Maggie glanced at Paddy. His eyes revealed that he was as frightened as she was at their mother's worsening health. She didn't know how to help her mother and did the only thing she could do, which was to offer up another silent prayer for her healing. But she had to face the truth. The Lord would soon take her beloved mother the same as He'd taken Da and her brothers and sisters. She wanted to scream and pound her fists. What had they done to deserve this? She drew a deep breath. No, her faith was being tested. She had to hold on. She had to accept whatever burdens the Lord had placed on their family. She couldn't forsake everything Ma had taught her.
"Maggie, you remind me so much of your father. You have his love for the land. You have his courage and strength of character."
"And Da's red hair and stubbornness to match," Patrick said in an attempt to lighten the mood.
Catherine laughed weakly. "My sweet Paddy. The man of the house. So much laid on your young shoulders. I'm sorry, my son."
"I have strong shoulders, Ma," Patrick replied. "Please take some broth now."
"I'm not hungry. Save it for yourselves." She sank back into the pillows and immediately began coughing again.
"Ma!" Patrick said, alarmed at the strangling sounds coming from her throat. He put his arms around her and raised her to a sitting position. The coughing slowly subsided.
Maggie looked at Patrick. His eyes were filled with sorrow, but became brighter as Maggie began rubbing her mother's back and her breathing became less labored.
"Rest now, Ma. Please?" Patrick pleaded.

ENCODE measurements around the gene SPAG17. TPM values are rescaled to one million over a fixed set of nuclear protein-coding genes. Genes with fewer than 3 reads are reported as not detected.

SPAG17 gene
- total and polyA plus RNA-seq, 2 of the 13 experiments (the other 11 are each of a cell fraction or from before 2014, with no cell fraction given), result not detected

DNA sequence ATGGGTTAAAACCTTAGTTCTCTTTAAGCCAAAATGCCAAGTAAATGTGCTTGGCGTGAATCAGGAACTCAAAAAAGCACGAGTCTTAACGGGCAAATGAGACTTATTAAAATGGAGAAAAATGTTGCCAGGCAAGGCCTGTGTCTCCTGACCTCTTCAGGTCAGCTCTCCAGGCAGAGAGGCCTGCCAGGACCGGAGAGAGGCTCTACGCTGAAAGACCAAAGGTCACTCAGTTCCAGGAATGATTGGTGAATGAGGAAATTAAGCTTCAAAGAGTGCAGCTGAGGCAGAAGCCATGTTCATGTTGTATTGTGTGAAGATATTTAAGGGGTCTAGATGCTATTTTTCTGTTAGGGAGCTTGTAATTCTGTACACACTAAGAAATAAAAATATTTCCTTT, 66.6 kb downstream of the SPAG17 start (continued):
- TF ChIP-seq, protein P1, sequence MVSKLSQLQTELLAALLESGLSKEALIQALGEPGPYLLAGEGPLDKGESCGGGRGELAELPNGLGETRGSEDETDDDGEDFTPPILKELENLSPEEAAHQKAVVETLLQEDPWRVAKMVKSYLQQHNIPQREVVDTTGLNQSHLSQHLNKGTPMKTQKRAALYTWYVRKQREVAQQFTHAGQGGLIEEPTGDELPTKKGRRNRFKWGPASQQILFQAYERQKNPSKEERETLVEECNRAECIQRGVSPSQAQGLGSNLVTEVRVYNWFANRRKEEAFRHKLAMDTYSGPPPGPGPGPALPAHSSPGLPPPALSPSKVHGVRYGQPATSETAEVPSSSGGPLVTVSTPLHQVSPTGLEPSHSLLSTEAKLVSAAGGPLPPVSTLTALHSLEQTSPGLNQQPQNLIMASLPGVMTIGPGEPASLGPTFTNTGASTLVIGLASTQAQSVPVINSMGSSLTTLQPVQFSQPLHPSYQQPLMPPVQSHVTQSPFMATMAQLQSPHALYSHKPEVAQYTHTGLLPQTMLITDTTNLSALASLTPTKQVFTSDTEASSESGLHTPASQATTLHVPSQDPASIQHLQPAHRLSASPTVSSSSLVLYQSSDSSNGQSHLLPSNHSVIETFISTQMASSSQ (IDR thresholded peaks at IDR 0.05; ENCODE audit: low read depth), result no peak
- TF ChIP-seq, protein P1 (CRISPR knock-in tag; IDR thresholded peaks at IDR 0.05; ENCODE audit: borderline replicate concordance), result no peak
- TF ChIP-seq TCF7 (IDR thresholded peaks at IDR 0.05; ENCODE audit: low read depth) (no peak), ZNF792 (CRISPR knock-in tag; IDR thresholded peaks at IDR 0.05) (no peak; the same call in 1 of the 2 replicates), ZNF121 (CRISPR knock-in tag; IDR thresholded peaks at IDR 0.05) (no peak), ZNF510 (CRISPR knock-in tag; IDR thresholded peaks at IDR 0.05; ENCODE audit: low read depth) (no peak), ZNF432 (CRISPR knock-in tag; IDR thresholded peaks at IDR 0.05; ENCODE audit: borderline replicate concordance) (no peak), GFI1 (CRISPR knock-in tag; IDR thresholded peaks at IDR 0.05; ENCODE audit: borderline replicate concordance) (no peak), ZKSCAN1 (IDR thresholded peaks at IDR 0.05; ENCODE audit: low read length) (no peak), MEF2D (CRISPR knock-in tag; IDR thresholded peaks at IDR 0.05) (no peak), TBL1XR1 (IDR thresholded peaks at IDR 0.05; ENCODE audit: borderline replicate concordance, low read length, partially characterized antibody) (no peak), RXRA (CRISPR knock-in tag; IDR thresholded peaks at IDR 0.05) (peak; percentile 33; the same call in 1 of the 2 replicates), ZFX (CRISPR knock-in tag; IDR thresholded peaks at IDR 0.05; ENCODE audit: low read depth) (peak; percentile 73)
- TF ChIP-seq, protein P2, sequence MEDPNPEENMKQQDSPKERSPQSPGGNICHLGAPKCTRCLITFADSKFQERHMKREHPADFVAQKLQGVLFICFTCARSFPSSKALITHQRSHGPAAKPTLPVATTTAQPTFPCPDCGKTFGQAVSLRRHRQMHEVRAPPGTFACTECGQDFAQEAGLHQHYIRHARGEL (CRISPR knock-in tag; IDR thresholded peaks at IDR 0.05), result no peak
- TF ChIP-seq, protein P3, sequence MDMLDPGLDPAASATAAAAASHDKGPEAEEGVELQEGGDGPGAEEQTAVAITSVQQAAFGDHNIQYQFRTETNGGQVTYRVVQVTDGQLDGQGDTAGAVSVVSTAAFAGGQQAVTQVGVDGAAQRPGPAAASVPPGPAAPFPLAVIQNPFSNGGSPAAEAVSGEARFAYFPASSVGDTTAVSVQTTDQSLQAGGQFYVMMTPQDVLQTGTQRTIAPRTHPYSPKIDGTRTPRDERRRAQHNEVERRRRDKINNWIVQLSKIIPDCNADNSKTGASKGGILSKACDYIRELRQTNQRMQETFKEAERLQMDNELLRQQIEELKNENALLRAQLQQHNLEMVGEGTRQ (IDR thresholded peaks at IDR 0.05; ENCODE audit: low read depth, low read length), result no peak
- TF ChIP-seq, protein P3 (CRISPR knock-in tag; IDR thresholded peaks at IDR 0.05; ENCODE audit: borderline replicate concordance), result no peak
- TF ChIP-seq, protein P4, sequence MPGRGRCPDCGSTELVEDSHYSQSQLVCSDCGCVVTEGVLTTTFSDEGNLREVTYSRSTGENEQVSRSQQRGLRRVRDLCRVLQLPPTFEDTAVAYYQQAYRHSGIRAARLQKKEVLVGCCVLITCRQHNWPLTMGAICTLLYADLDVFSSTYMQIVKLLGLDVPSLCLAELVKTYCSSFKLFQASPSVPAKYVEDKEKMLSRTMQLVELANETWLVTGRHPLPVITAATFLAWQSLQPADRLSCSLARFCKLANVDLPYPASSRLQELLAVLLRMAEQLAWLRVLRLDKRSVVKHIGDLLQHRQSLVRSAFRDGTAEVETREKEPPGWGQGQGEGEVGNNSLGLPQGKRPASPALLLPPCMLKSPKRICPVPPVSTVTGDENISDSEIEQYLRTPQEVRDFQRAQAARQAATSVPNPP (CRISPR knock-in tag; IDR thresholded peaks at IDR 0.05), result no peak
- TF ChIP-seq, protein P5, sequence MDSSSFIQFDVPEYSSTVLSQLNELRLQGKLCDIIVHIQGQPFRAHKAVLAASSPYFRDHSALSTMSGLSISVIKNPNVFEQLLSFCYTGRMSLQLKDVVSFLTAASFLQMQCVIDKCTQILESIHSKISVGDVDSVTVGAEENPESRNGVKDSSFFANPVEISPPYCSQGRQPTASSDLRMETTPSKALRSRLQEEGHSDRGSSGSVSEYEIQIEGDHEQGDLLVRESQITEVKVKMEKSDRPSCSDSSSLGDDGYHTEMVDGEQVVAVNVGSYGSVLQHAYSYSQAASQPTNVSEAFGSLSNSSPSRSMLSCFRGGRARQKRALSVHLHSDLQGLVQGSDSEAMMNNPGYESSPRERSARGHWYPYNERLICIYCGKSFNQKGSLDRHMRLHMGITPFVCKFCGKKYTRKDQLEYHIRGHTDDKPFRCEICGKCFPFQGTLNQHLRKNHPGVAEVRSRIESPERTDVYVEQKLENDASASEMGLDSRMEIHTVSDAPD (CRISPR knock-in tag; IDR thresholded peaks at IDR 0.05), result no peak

"There'll be time for that later." She swallowed.
Maggie noted how difficult swallowing seemed to be. "Have some water, Ma. You're parched. Let me get you a cup."
"No," she said in the same raspy hoarse voice. "Tell me about the crop, Paddy. Is it good? Tell me the truth. I hear you and Maggie whispering. Don't lie to me, Paddy."
Maggie's eyes pleaded with Patrick. She shook her head and Patrick nodded. She knew her mother couldn't take the bad news.
Patrick came around the bed and seated himself in the chair next to the bed. He took his mother's frail hand in his and sighed heavily. "I won't lie to you, Ma." He looked at Maggie and shook his head. "The crop is gone."
Maggie had misinterpreted his nod to mean he wouldn't tell her. If she was going to leave them, let her go with peace. She couldn't bear for whatever time her mother had left to be fraught with worry. Maggie anxiously watched her mother's face. Why had Paddy told her? Why couldn't he let her believe they would be fine? She saw the hopelessness in her mother's eyes. The will to fight to live was gone. Ma had no reason now. She could do nothing to protect her children.
"All of it? There's nothing left?"
Paddy blinked and bit his bottom lip. "Yes, Ma. We have nothing left," he replied quietly. "The fields are in ruins. As they were the year before. Now worse."
"All hope's not lost, Ma," Maggie quickly said. "The next crop will be good. We still have five potatoes I put away." She looked confidently at her brother. "We'll survive, Paddy. We need to hang on until next year."
Patrick's forehead furrowed. "No, Maggie. Even if we could find enough food to see us through, there will be no crop next year or the year after that. Don't you see?"
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- I'm Susan K. Droney and I write in several genres: children's books, mainstream fiction, thrillers, mysteries, and sensual/erotic romances. I am published by Torrid Books, World Castle Publishing, and Devine Destinies. Please click on the book covers or visit my website at: http://susandroney.com to read reviews, excerpts or to order my books.